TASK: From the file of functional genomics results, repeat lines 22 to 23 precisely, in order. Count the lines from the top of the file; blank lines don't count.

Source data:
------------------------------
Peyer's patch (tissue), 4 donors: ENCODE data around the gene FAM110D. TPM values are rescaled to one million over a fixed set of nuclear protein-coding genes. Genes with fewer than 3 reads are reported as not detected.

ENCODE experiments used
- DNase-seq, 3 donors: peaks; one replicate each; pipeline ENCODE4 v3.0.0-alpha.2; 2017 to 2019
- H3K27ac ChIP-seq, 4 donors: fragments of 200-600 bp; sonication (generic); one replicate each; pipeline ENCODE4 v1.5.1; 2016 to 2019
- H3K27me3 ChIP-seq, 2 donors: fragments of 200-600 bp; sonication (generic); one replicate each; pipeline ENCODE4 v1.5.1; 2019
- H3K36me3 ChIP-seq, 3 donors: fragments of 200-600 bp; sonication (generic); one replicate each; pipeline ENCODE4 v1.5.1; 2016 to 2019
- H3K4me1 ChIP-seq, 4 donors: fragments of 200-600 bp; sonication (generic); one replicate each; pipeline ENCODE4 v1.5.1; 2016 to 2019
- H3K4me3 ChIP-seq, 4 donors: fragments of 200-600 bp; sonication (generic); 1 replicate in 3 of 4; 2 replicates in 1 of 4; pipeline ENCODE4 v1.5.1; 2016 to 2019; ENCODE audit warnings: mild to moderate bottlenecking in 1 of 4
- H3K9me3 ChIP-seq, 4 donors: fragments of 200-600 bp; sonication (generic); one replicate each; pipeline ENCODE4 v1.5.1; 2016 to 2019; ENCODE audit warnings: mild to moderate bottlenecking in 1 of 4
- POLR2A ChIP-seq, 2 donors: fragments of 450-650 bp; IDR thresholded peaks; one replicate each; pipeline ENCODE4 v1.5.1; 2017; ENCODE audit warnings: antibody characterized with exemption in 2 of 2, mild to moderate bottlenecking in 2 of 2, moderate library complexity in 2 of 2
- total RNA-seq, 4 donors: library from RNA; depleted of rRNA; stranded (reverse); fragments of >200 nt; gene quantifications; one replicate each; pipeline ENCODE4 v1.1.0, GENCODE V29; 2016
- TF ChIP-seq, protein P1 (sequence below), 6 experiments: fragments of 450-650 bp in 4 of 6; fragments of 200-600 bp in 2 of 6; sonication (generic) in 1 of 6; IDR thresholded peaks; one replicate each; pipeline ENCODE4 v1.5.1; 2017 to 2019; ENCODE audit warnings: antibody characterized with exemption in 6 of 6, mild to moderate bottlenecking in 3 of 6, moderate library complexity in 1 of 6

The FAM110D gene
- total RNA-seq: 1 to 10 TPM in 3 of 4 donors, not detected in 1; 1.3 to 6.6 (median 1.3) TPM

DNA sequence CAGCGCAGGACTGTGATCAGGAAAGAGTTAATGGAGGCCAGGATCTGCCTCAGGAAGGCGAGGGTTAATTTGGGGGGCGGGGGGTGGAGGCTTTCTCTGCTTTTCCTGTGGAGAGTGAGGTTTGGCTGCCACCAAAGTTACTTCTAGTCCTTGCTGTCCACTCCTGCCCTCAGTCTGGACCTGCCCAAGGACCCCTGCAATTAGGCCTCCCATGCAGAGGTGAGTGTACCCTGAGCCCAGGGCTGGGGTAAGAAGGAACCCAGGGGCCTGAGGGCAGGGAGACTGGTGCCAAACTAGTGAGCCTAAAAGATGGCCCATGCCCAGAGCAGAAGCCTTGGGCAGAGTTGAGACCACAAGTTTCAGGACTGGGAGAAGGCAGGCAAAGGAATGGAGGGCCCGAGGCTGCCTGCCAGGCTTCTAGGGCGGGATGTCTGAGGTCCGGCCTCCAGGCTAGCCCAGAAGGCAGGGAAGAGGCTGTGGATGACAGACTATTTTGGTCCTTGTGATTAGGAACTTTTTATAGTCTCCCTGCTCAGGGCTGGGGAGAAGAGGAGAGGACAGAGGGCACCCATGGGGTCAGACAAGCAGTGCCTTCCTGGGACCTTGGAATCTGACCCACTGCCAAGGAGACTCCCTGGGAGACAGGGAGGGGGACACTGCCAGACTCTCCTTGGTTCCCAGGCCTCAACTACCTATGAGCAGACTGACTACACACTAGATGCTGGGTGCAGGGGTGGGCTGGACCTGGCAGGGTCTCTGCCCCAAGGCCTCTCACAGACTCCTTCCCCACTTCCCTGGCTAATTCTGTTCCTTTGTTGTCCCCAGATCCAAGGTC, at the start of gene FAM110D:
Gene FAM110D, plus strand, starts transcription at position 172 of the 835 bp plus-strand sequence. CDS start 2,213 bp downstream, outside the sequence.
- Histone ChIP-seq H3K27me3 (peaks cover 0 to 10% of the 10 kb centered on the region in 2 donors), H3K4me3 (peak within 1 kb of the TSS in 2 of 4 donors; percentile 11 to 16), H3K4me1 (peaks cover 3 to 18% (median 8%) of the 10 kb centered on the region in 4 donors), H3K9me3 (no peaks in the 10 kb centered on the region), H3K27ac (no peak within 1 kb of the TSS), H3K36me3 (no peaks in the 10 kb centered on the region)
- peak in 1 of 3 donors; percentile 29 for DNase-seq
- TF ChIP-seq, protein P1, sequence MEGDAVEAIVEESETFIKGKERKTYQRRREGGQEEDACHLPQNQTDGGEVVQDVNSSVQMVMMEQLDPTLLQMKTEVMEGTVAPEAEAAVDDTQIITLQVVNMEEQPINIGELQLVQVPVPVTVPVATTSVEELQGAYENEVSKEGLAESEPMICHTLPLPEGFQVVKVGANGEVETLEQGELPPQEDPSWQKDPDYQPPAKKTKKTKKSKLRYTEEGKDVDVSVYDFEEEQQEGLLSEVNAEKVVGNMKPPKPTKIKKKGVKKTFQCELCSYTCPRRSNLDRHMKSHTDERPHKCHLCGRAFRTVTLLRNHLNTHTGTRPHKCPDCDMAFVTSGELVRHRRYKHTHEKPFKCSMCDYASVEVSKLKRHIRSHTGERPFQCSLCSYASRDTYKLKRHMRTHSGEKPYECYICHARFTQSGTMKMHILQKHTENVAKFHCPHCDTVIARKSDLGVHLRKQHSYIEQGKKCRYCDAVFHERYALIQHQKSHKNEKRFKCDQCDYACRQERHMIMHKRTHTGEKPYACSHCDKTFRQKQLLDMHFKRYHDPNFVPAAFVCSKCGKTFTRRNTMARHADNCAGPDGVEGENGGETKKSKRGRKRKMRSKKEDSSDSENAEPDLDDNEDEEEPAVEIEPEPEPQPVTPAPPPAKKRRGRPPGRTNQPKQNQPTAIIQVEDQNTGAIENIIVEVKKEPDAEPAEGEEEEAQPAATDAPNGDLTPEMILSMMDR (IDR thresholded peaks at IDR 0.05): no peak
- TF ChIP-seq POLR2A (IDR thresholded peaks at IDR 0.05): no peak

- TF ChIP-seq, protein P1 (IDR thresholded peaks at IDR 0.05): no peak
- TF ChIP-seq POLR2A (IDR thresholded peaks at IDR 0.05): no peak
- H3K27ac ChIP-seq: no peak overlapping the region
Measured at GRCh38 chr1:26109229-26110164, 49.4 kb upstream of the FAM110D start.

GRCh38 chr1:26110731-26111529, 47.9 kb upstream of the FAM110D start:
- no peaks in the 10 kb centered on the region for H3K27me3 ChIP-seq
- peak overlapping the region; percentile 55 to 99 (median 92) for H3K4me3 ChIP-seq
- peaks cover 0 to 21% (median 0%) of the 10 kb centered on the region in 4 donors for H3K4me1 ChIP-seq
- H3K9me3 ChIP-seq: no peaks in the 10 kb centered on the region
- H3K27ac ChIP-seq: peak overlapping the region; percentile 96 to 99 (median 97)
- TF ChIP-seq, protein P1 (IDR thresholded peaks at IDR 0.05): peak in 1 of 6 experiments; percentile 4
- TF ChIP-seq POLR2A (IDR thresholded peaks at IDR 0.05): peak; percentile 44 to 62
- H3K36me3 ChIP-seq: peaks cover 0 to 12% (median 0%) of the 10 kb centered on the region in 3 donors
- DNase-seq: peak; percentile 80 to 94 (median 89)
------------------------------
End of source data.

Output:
- TF ChIP-seq POLR2A (IDR thresholded peaks at IDR 0.05): no peak
- H3K27ac ChIP-seq: no peak overlapping the region